GPs and senior managers in a deprived locality tested GP commissioning with successful outcomes. Roger Levesley describes the project
Sceptics have already found 101 reasons for The New NHS white paper not to work. But our experience in Doncaster suggests that primary care groups comprising GPs and managers can work together and improve the health of their local population.
A group of senior managers and GPs from Doncaster health authority agreed in the autumn of 1994 to test out a locality model of management in which the GPs would have the power to make and implement decisions for the benefit of their locality. They would need their own resources and the freedom to contract with a range of trusts independently of the HA. The Primary Care 2000 total purchasing pilot was formally established in mid-1995 and went 'live' on 1 April 1996. Ten practices were involved (eight solo doctors, one practice with two doctors, and one with three). The GPs were supported by 3.5 whole-time managers. It has since become a national pilot along with 70 other sites.
This project was based in a deprived locality with no GP fundholders, and a high proportion of single-handed GPs covering a population of 30,000 people to the north and west of Doncaster. An important feature was the provision of dedicated management support to minimise the time commitment and 'hassle factor' for the GPs involved. The fund allocated to the GPs, approximately pounds15.6m for 1997-98, covers hospital and community health services, prescribing and practice staff. The GPs, through monthly board meetings and sub-groups, make all the clinical decisions and manage the total fund.
The baseline allocation for the group was calculated from historical referral patterns but the HA has also calculated a needs-based allocation, which the group will adopt over a number of years.
The group has the resources to contract directly with all its major trusts to provide high quality healthcare as locally as possible. There has been a dramatic improvement in the interface between primary and secondary care. When the project started, links between GPs and hospital consultants were almost non-existent. Now hospital doctors attend the project board meetings regularly. And the local trusts speak to the group before changing services. Discharge summaries, previously the source of great concern to many GPs, are now issued more promptly.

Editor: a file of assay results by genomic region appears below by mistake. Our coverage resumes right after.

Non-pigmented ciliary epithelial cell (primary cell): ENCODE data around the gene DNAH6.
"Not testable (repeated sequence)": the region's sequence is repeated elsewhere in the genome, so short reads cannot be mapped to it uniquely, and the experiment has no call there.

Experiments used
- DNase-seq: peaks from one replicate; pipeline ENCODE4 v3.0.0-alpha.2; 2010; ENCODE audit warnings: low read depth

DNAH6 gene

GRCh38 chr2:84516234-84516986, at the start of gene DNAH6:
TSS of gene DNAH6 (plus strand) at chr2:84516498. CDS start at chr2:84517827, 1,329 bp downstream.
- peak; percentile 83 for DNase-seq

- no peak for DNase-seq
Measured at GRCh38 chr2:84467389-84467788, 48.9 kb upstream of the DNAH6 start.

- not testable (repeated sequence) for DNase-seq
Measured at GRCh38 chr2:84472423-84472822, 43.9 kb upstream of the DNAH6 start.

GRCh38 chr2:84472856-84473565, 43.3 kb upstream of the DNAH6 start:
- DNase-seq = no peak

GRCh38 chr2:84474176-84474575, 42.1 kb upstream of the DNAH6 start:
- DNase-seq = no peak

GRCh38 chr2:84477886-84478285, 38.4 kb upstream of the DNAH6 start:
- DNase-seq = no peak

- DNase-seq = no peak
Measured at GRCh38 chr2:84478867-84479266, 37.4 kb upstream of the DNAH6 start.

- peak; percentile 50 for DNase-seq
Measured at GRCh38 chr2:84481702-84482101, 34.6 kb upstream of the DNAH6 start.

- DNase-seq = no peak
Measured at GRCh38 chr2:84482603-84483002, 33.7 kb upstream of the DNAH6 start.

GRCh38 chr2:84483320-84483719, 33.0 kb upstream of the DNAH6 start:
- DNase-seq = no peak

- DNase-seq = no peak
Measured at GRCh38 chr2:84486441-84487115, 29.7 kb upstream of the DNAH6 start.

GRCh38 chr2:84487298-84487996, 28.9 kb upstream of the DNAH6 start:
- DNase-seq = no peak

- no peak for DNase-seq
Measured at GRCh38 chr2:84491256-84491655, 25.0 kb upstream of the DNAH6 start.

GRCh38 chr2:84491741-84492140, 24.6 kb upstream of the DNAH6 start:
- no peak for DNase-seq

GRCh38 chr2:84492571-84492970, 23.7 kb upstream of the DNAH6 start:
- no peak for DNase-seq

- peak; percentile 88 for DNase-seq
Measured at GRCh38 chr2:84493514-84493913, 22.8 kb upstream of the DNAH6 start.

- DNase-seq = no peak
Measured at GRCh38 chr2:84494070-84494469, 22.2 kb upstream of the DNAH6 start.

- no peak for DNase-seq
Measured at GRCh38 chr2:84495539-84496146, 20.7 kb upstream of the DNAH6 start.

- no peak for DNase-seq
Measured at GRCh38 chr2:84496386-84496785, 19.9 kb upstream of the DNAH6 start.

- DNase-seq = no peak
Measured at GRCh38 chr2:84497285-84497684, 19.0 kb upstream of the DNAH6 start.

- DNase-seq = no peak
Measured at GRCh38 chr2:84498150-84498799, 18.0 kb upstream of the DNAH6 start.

Results from the project include the introduction of community psychiatric nurses attached to general practices, a better service for paediatric emergencies and shorter waiting times for eye and orthopaedic services.
Board meetings have become a developmental environment and this has been helped by the attendance of clinicians from the local trusts, which has often been seen as the first opportunity for face-to-face dialogue. Many of the service changes have arisen or have been supported through this mechanism.
The group employs a full-time pharmacist as part of a district-wide initiative to advise GPs on prescribing matters. The GPs value the pharmacist's support, and the group is heading for a sizeable underspend for the second year running.
The group has produced a five-year health plan for the locality with the help of the public health consultant, who attends board meetings. The plan focuses on heart disease and cancers, mental health, sexual and drug abuse and improving the environment. The group now has a clear view of where it needs to focus its resources.
Further developments include piloting an integrated pathway of care for chronic stable angina patients with the local acute trust and a new model for treating drug abusers in primary care with the local priority services trust.
The York Health Economics Consortium has evaluated the first years of the project and concluded that it has been successful in commissioning health services for the population and has improved communication with hospitals. But the evaluation points out that there are potential additional costs in providing management support to total purchasing pilots and the future primary care groups.
The project has also proved that it is possible to pull together a group of GPs (with no previous fundholding experience) to commission services for their area. Holding a total budget for hospital and community health services, prescribing and practice staff encourages a responsible attitude from the GPs, as there is no way that they can 'pass the buck'. GPs also see the size of the budget (approximately pounds15.6m for 1997-98) as an important factor, providing the leverage for change.
The development of primary care groups is a central plank of the government's reforms. The Primary Care 2000 model already encompasses many of the features set out in the white paper. The GPs who, apart from one former fundholder, had no previous experience of management, have made remarkable progress over the past two years. They have shown they can manage a budget for total healthcare for their locality by working with colleagues in the local trusts. Perhaps of even greater significance is their ability to plan for long-term health improvements in their locality.